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Mol Ther. 2013 Jan;21(1):68-77. doi: 10.1038/mt.2012.175. Epub 2012 Aug 28.

Multimechanistic tumor targeted oncolytic virus overcomes resistance in brain tumors.

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Molecular Neurotherapy and Imaging Laboratory, Massachusetts General Hospital, Harvard Medical School, Boston, Massachusetts 02129, USA.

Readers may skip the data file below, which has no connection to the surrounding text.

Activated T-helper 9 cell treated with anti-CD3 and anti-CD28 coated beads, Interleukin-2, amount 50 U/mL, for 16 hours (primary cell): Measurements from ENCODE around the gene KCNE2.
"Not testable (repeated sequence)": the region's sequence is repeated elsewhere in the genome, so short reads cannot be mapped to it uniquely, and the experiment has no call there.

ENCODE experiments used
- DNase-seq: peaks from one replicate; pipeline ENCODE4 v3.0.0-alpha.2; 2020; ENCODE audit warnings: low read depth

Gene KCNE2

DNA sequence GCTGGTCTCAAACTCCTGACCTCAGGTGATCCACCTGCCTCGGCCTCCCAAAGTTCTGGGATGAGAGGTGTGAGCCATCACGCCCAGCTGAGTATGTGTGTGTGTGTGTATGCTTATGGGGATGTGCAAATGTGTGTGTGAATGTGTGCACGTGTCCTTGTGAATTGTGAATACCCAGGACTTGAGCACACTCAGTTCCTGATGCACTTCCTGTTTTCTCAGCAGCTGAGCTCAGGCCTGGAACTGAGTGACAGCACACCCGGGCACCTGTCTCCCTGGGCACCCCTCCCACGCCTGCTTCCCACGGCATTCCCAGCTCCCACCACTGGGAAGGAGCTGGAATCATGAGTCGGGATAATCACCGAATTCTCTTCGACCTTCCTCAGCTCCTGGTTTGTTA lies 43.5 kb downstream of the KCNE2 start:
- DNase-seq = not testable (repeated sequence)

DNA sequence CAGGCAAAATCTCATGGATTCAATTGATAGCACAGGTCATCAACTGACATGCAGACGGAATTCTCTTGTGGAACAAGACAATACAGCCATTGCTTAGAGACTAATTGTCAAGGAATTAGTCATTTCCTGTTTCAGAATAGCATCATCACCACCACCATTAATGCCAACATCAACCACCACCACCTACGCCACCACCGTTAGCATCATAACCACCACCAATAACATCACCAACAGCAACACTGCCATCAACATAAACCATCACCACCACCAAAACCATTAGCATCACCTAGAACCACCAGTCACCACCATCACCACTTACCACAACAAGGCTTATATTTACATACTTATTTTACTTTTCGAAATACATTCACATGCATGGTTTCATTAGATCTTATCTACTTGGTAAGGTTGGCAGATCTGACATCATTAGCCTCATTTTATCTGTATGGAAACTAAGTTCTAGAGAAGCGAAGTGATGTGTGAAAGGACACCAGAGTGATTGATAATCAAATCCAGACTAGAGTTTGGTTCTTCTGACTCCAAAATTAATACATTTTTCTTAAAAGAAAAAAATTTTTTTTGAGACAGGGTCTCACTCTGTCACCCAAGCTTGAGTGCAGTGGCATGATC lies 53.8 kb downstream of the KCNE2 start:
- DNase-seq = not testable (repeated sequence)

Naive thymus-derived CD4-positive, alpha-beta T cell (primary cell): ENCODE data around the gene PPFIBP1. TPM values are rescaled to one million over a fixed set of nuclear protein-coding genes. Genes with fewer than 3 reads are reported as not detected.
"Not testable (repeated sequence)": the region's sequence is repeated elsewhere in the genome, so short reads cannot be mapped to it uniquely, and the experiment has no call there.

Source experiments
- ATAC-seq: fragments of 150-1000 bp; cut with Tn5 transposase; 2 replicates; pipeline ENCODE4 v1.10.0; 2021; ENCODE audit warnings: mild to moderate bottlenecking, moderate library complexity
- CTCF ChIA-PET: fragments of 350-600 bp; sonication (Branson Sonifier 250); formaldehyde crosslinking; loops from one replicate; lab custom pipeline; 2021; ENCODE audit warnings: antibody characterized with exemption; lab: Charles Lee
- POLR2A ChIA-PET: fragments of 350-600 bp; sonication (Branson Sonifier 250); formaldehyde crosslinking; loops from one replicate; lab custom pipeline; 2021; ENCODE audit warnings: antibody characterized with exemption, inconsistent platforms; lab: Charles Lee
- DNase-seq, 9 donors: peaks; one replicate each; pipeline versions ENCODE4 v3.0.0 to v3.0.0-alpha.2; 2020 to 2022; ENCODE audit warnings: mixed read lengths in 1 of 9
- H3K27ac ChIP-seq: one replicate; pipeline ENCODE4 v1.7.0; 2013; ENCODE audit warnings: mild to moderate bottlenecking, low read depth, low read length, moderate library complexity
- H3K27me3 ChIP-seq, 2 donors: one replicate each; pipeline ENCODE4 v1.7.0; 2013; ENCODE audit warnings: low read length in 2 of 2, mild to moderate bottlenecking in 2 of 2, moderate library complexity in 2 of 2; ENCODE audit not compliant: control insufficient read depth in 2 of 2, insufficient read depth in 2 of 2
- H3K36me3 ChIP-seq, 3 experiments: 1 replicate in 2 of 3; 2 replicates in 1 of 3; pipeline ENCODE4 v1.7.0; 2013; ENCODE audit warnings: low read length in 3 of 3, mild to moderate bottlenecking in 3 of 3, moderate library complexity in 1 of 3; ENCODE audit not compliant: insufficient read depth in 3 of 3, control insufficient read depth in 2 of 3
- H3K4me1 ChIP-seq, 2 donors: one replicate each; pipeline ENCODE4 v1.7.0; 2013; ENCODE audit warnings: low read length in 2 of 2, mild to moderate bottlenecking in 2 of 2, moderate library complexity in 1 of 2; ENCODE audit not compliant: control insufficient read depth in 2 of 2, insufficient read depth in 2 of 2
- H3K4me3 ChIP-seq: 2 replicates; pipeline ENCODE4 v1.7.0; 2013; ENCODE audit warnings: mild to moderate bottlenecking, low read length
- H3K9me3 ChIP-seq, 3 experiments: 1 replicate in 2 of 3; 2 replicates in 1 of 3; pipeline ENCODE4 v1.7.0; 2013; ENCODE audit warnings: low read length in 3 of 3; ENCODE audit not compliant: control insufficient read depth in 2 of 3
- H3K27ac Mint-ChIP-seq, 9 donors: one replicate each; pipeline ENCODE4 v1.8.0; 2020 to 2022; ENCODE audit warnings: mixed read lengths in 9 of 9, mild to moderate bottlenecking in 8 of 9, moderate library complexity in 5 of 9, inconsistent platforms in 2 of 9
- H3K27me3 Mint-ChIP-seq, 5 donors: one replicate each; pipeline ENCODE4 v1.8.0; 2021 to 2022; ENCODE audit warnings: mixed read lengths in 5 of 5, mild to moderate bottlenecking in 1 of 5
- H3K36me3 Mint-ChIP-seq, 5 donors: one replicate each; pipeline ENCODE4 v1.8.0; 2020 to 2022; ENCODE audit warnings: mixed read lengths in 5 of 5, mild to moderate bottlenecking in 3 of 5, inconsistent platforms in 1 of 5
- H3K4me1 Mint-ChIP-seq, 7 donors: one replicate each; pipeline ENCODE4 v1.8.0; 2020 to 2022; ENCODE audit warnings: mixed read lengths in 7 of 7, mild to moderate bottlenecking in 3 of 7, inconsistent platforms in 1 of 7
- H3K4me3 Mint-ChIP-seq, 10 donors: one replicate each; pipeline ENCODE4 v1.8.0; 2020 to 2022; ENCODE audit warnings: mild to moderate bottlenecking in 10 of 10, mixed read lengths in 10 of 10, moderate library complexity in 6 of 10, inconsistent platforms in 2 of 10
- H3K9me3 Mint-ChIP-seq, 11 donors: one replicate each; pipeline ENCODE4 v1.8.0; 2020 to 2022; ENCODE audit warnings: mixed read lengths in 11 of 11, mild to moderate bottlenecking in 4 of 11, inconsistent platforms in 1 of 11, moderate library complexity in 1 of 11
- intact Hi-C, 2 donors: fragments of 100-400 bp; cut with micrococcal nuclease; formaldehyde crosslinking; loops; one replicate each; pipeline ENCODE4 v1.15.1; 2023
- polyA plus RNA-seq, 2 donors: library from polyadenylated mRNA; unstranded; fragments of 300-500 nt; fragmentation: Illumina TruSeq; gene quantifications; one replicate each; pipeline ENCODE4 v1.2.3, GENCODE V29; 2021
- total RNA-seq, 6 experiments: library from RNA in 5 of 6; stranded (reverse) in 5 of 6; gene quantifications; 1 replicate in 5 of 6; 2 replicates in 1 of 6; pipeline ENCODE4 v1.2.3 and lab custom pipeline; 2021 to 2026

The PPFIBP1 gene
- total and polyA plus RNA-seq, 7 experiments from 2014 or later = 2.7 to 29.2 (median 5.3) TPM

Only a subset of cancer patients inoculated with oncolytic herpes simplex virus (oHSV) type-1 has shown objective response in phase 1 and 2 clinical trials. This has raised speculations whether resistance of tumor cells to oHSV therapy may be a limiting factor. In this study, we have identified established and patient derived primary glioblastoma multiforme (GBM) stem cell lines (GSC) resistant to oHSV and also to tumor necrosis factor-related apoptosis-inducing ligand (TRAIL) that has recently shown promise in preclinical and initial clinical studies. We created a recombinant oHSV bearing a secretable TRAIL (oHSV-TRAIL) and hypothesized that oHSV-TRAIL could be used as a cancer therapeutic to target a broad spectrum of resistant tumors in a mechanism-based manner. Using the identified resistant GBM lines, we show that oHSV-TRAIL downregulates extracellular signal-regulated protein kinase (ERK)-mitogen-activated protein kinase (MAPK) and upregulates c-Jun N-terminal kinase (JNK) and p38-MAPK signaling, which primes resistant GBM cells to apoptosis via activation of caspase-8, -9, and -3. We further show that oHSV-TRAIL inhibits tumor growth and invasiveness and increases survival of mice bearing resistant intracerebral tumors without affecting the normal tissues. This study sheds new light on the mechanism by which oHSV and TRAIL function in concert to overcome therapeutic-resistance, and provides an oncolytic virus based platform to target a broad spectrum of different cancer types.

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